I promised I would write a continuation of my discussion on forgiveness. I’m finally ready. On February 17, 2011 I wrote a post titled “What is Forgiveness?” I explained that I continue to struggle with the issue of forgiveness and concluded that I don’t understand what forgiveness really means.
From that post:
I won’t know the answer until I really understand what forgiveness is. After all the people I’ve listened to and books I’ve read, I still do not understand what they mean when they say, “I forgive my abuser.” Does it mean they understand why they were someone’s victim? Does it mean that they understand why the perpetrator did what they did? Does it mean that they have no bad feelings towards the abuser? What exactly does forgiveness mean?
In that same post I shared my husband’s perspective. He said:
It is a hard question. I think what you should do is think of someone you have forgiven, for a lesser offense. It is pretty tough to figure out forgiveness starting with your parents! Think about how you felt and what that forgiveness meant to you.
His words provided some solace but I was still troubled.
In August I received the monthly newsletter from my church. The Pastor mentioned he would be giving a series of sermons on forgiveness in September. My stomach churned a bit. Did I really want to hear what a religious figure would say? Was he going to preach that we must forgive? I decided it was time to speak to him personally before I sat in church wrestling with what I heard.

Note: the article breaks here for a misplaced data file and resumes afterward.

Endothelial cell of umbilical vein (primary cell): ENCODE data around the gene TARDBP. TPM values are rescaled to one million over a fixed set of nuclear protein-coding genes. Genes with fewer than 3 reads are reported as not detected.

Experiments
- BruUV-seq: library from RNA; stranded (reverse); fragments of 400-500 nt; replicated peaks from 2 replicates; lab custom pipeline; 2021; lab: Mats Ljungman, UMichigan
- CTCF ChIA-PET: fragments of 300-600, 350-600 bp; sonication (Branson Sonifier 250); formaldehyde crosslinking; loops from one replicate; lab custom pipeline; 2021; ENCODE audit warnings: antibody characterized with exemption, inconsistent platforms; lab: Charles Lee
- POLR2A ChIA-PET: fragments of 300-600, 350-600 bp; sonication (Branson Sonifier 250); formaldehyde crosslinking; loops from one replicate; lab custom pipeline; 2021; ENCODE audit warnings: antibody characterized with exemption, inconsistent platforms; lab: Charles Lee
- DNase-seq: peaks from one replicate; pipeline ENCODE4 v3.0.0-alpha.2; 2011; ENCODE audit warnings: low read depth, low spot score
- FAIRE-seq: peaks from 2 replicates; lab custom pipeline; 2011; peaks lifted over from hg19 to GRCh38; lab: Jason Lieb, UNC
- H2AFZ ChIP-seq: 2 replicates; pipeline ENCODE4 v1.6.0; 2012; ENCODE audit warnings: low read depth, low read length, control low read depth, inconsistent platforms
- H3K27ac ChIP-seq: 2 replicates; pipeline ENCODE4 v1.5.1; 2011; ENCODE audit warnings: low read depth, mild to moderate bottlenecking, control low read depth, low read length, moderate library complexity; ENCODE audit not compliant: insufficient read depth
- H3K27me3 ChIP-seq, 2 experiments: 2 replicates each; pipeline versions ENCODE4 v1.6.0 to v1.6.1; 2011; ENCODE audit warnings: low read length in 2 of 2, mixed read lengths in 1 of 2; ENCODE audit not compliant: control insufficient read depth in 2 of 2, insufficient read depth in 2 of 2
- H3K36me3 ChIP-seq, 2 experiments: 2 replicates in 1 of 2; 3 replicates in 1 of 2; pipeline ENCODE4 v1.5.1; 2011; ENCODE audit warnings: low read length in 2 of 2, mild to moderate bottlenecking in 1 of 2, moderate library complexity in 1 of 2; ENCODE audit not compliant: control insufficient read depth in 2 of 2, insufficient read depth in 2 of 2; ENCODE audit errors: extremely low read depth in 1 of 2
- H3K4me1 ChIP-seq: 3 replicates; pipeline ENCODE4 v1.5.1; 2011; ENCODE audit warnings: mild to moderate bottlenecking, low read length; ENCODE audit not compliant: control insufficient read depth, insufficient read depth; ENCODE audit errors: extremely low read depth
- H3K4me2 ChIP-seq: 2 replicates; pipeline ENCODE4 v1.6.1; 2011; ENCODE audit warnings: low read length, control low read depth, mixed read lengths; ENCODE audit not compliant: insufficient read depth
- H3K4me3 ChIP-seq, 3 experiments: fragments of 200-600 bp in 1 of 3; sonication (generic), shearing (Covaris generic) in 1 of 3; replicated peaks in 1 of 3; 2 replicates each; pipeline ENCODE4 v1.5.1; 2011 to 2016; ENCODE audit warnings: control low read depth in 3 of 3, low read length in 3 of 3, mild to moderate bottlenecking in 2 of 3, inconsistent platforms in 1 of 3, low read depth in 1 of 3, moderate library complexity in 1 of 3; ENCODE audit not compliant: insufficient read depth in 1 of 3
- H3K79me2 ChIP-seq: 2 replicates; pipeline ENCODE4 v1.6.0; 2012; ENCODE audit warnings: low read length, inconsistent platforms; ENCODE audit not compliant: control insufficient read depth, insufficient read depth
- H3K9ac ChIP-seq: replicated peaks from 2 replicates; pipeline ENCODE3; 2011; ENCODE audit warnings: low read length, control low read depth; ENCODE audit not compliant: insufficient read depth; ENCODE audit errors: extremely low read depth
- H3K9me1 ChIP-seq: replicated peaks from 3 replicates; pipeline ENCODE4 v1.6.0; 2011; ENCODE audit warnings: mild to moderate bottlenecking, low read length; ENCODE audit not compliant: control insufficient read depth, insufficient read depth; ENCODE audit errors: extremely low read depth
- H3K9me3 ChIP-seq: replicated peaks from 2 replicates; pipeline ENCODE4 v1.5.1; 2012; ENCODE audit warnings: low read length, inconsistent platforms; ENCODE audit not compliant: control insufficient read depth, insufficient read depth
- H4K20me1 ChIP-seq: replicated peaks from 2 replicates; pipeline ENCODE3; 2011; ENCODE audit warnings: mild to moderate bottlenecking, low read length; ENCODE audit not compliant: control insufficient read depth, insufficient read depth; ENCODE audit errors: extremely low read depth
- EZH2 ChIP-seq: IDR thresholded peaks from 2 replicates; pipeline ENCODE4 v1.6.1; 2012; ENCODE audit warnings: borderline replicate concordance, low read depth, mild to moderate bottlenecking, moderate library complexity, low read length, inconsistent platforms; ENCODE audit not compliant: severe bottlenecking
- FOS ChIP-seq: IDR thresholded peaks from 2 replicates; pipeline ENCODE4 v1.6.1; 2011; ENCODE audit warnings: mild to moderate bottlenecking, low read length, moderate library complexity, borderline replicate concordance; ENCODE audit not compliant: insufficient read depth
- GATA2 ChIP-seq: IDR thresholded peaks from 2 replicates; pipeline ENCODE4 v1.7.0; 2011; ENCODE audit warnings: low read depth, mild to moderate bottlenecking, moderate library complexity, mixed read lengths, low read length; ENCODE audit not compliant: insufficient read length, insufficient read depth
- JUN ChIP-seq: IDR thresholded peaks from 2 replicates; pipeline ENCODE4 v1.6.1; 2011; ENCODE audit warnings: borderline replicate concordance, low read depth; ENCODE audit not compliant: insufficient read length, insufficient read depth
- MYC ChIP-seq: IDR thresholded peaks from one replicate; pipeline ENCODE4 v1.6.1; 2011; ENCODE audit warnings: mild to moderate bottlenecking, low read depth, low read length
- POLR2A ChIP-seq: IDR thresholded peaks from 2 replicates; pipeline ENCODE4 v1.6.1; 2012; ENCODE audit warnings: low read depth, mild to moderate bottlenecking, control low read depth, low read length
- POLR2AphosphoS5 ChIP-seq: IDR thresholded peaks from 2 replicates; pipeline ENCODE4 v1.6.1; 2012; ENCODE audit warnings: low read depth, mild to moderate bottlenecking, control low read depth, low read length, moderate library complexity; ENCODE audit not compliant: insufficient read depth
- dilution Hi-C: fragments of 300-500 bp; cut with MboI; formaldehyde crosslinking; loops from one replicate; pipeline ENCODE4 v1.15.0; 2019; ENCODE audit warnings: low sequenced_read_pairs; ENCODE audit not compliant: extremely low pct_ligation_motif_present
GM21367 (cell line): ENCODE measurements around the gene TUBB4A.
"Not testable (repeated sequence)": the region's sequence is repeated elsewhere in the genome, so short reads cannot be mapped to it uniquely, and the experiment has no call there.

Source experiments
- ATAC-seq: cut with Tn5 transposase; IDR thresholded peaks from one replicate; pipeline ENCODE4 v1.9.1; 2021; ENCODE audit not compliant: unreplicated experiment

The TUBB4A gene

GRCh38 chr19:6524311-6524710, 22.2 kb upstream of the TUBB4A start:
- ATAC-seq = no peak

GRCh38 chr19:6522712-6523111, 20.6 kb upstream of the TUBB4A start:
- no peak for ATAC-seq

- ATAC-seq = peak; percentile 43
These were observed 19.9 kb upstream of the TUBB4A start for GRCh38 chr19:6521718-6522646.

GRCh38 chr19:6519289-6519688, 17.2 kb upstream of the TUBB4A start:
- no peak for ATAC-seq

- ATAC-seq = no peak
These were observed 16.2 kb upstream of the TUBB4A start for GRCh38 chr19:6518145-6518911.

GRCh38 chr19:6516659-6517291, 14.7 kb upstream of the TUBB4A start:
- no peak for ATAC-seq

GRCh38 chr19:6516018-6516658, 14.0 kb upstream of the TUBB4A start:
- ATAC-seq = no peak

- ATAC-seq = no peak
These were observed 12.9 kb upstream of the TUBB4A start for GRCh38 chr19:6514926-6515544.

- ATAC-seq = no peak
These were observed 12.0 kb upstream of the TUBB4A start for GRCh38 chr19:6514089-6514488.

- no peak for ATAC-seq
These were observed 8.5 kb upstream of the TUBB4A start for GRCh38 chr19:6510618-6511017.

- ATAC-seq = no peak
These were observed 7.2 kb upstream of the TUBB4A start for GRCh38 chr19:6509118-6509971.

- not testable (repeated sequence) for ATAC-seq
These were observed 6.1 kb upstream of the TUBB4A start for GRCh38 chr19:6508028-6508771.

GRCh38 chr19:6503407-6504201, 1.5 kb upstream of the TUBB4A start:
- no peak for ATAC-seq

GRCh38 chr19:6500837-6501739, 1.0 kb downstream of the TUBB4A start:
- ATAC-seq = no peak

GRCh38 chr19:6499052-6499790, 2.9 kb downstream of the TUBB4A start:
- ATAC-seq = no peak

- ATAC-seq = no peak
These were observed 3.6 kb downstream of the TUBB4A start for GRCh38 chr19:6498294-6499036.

We met and I explained my confusion with forgiveness. I told him that I have consciously chosen not to seek revenge on my parents and that was the best I could do. I harbor no feelings of hatred towards them and I believe that judgment and punishment has come for him, (he’s deceased) and will come for her at her death.
I also told him about the work I have done to heal and the work I am doing now to help others heal. After listening to it all this is what he said ~
I think you are looking for too much, some big event that is going to tell you; I have forgiven! And then he told me a parable from the bible. I can only accurately share the essence of what he said. Jesus was speaking to one of his disciples and said you need to wipe the dust from your feet and move on.
Then my pastor said, “Roberta, you’ve done that. You have wiped the dust of them off of you. You have moved on to make a good life and are helping others. I believe that is your forgiveness.”
I have felt much better since that day. I know that I do not hold my abusers within me. They do not distract me from my ability to feel joy, to love or to do the work I was placed here to do. I have wiped their dust from my feet and I have moved on.
Is that forgiveness? It is one interpretation. It is the interpretation that brings me peace after a long hard struggle. I am thankful.
I hope this thought of forgiveness will bring peace to at least one of my readers. Roberta